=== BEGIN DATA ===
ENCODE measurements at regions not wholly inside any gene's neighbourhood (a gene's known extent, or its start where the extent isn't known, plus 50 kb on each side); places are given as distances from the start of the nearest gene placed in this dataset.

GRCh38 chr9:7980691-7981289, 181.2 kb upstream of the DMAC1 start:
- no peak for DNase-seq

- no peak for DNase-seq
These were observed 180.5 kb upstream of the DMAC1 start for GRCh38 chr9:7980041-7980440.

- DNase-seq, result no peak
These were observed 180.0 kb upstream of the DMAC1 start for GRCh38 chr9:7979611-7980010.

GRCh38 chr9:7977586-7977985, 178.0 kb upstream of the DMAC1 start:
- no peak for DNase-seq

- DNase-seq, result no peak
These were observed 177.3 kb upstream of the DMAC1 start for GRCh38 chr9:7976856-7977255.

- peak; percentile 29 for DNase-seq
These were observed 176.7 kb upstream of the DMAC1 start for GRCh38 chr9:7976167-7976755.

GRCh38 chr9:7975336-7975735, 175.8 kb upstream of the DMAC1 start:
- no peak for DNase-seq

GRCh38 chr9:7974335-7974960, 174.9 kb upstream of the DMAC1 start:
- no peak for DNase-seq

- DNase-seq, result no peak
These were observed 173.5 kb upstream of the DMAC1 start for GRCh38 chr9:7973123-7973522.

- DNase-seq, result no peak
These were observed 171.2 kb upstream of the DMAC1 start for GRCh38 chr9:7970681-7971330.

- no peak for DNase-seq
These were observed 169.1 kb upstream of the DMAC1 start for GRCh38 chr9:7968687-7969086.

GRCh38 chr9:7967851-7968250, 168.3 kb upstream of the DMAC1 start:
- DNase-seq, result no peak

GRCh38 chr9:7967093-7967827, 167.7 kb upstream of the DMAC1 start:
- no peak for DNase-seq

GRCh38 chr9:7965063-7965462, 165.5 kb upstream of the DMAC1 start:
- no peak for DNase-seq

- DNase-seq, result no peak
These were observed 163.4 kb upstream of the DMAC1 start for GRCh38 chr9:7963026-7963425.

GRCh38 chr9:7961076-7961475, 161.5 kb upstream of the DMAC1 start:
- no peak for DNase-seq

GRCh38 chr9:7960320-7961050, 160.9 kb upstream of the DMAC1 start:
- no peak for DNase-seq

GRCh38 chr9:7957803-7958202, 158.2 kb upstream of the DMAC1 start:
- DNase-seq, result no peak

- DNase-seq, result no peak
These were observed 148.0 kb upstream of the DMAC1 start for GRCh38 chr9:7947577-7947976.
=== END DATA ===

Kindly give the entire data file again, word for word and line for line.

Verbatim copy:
ENCODE measurements at regions not wholly inside any gene's neighbourhood (a gene's known extent, or its start where the extent isn't known, plus 50 kb on each side); places are given as distances from the start of the nearest gene placed in this dataset.

GRCh38 chr9:7980691-7981289, 181.2 kb upstream of the DMAC1 start:
- no peak for DNase-seq

- no peak for DNase-seq
These were observed 180.5 kb upstream of the DMAC1 start for GRCh38 chr9:7980041-7980440.

- DNase-seq, result no peak
These were observed 180.0 kb upstream of the DMAC1 start for GRCh38 chr9:7979611-7980010.

GRCh38 chr9:7977586-7977985, 178.0 kb upstream of the DMAC1 start:
- no peak for DNase-seq

- DNase-seq, result no peak
These were observed 177.3 kb upstream of the DMAC1 start for GRCh38 chr9:7976856-7977255.

- peak; percentile 29 for DNase-seq
These were observed 176.7 kb upstream of the DMAC1 start for GRCh38 chr9:7976167-7976755.

GRCh38 chr9:7975336-7975735, 175.8 kb upstream of the DMAC1 start:
- no peak for DNase-seq

GRCh38 chr9:7974335-7974960, 174.9 kb upstream of the DMAC1 start:
- no peak for DNase-seq

- DNase-seq, result no peak
These were observed 173.5 kb upstream of the DMAC1 start for GRCh38 chr9:7973123-7973522.

- DNase-seq, result no peak
These were observed 171.2 kb upstream of the DMAC1 start for GRCh38 chr9:7970681-7971330.

- no peak for DNase-seq
These were observed 169.1 kb upstream of the DMAC1 start for GRCh38 chr9:7968687-7969086.

GRCh38 chr9:7967851-7968250, 168.3 kb upstream of the DMAC1 start:
- DNase-seq, result no peak

GRCh38 chr9:7967093-7967827, 167.7 kb upstream of the DMAC1 start:
- no peak for DNase-seq

GRCh38 chr9:7965063-7965462, 165.5 kb upstream of the DMAC1 start:
- no peak for DNase-seq

- DNase-seq, result no peak
These were observed 163.4 kb upstream of the DMAC1 start for GRCh38 chr9:7963026-7963425.

GRCh38 chr9:7961076-7961475, 161.5 kb upstream of the DMAC1 start:
- no peak for DNase-seq

GRCh38 chr9:7960320-7961050, 160.9 kb upstream of the DMAC1 start:
- no peak for DNase-seq

GRCh38 chr9:7957803-7958202, 158.2 kb upstream of the DMAC1 start:
- DNase-seq, result no peak

- DNase-seq, result no peak
These were observed 148.0 kb upstream of the DMAC1 start for GRCh38 chr9:7947577-7947976.